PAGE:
1. Abma, T. (2007). Situated learning in communities of practice. Evaluation, 13(1), 32-47.
  2. Angelo, T.A., & Cross, K.P. (1998). Classroom assessment techniques: A handbook for college teachers (2nd
  3. Boyer, E. (1990). Scholarship reconsidered: Priorities of the Professoriate. Princeton, NJ: The Carnegie Foundation for the Advancement of Teaching.
  4. Brook, C. & Oliver, R. (2003). Online learning communities: Investigating a design framework. Australian Journal 19(2), 139-160.
  5. Crow, R., McGinty, D., Santos, I., & LeBaron, J. (2007). The online small group analysis technique: Formative assessment for teaching and learning. Paper presented to the e-Learn 2007 Conference, Association for the Advancement of Computing in Education, Québec, Canada. October 18, 2007.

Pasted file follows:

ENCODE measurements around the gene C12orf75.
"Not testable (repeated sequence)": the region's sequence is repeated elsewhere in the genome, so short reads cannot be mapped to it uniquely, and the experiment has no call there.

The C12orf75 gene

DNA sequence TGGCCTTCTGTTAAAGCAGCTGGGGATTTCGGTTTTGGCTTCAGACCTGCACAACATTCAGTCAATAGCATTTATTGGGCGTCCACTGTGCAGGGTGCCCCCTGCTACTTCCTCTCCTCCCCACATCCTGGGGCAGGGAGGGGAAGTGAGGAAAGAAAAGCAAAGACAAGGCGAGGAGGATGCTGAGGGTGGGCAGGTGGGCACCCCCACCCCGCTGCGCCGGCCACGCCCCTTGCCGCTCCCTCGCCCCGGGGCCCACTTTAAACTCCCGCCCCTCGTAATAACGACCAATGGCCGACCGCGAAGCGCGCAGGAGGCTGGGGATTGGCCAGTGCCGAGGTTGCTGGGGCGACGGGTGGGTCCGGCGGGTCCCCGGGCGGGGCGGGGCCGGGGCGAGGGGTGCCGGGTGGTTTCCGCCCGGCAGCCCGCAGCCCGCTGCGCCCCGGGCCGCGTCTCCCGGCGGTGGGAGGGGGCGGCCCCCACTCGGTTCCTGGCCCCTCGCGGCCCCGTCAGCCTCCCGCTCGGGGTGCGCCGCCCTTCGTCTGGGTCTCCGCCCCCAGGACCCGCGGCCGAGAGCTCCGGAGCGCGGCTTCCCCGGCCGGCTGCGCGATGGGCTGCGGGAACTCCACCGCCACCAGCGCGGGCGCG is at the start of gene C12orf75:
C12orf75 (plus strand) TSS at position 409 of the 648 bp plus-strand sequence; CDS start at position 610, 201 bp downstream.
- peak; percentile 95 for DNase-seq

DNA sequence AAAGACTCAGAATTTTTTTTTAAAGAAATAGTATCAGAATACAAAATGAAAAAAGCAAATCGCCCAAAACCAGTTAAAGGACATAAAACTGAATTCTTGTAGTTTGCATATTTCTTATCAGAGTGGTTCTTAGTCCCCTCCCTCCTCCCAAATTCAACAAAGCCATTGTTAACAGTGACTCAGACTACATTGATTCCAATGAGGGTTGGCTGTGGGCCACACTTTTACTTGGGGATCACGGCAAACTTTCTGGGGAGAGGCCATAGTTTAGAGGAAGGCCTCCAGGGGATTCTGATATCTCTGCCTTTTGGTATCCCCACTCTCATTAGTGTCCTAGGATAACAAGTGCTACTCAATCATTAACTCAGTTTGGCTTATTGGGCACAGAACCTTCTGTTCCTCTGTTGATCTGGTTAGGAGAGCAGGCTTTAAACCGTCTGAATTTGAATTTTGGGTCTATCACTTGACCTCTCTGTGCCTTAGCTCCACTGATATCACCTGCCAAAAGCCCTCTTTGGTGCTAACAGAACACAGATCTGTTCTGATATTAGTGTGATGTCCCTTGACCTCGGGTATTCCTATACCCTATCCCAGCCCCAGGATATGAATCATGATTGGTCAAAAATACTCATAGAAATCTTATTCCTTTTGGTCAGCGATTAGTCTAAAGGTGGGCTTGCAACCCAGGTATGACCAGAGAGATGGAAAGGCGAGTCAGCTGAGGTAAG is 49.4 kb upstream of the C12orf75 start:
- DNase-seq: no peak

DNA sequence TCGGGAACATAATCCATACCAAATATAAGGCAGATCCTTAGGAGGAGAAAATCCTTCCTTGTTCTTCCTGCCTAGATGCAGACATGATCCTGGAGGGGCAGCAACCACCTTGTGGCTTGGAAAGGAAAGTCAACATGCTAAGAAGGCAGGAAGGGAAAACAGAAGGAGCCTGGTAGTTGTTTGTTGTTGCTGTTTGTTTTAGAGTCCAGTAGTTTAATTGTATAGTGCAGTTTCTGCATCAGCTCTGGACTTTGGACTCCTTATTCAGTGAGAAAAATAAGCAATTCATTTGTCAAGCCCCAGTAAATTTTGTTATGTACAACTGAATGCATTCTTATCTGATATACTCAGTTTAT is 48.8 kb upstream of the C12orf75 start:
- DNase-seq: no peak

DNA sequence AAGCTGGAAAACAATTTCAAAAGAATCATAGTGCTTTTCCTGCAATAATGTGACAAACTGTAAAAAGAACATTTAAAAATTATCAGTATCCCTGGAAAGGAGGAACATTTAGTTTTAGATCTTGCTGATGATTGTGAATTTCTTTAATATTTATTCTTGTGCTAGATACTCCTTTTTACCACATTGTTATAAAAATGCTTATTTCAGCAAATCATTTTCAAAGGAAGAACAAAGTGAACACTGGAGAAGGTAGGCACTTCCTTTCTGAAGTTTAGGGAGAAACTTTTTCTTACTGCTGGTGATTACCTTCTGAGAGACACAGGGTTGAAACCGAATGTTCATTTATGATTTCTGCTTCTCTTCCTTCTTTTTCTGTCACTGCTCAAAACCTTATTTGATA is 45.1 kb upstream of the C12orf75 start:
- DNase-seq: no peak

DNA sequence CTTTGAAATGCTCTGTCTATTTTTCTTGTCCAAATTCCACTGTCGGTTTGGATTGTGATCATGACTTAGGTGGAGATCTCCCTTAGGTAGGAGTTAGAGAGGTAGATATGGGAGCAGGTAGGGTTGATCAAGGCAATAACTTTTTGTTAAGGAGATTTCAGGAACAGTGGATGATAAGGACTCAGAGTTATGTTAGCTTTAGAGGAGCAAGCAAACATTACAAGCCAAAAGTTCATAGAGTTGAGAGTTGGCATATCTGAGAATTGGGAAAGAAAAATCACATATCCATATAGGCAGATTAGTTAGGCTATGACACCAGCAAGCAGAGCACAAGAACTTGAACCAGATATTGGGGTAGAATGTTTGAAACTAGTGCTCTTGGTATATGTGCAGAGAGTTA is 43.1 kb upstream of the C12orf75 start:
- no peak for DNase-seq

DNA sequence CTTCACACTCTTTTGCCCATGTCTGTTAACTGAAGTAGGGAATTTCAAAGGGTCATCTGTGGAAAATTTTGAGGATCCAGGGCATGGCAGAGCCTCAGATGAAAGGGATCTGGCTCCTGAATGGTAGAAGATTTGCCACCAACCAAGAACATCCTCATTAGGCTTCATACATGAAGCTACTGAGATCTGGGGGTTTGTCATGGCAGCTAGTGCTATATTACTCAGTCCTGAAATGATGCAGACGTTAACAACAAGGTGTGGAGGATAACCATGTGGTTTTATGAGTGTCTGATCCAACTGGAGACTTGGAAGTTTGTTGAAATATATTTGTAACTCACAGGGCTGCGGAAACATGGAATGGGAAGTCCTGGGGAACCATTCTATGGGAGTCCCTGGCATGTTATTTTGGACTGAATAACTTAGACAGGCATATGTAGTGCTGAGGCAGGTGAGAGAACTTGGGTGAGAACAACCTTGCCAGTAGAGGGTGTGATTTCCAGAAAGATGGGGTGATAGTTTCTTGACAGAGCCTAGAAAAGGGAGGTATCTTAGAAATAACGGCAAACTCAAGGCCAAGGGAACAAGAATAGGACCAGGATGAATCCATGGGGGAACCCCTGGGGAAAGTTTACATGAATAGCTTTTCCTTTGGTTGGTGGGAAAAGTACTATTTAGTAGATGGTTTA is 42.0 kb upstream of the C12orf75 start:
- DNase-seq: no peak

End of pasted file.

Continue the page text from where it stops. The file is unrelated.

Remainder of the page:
6. Garrison, R., Anderson, T. & Archer, W. (2001). Critical thinking, cognitive presence and computer conference in distance education. The American Journal of Distance Education, 15(1), 7-23.
  7. Garrison, R. & Anderson, T. (2003). E-learning in the 21st century: A framework for research and practice.
  8. Gunawardena, C., Lowe, C.A. & Anderson, T. (1997). Analysis of a global online debate and the development of an interaction analysis model for examining social construction of knowledge. Journal of Educational Computing Research, 17(4), pp. 397-431.
  9. Hammond, M. & Wiriyapinit, M. (2005). Learning through online discussion: A case of triangulation in research. Australasian Journal of Educational Technology, 21(3), 283-302.
  10. Haythornthwaite, C., Kazmer, M. & Robins, J. (2000). Community development among distance learners: Temporal and technological dimensions. Journal of Computer Mediated Communication, 6(1). Retrieved December 20, 2003 from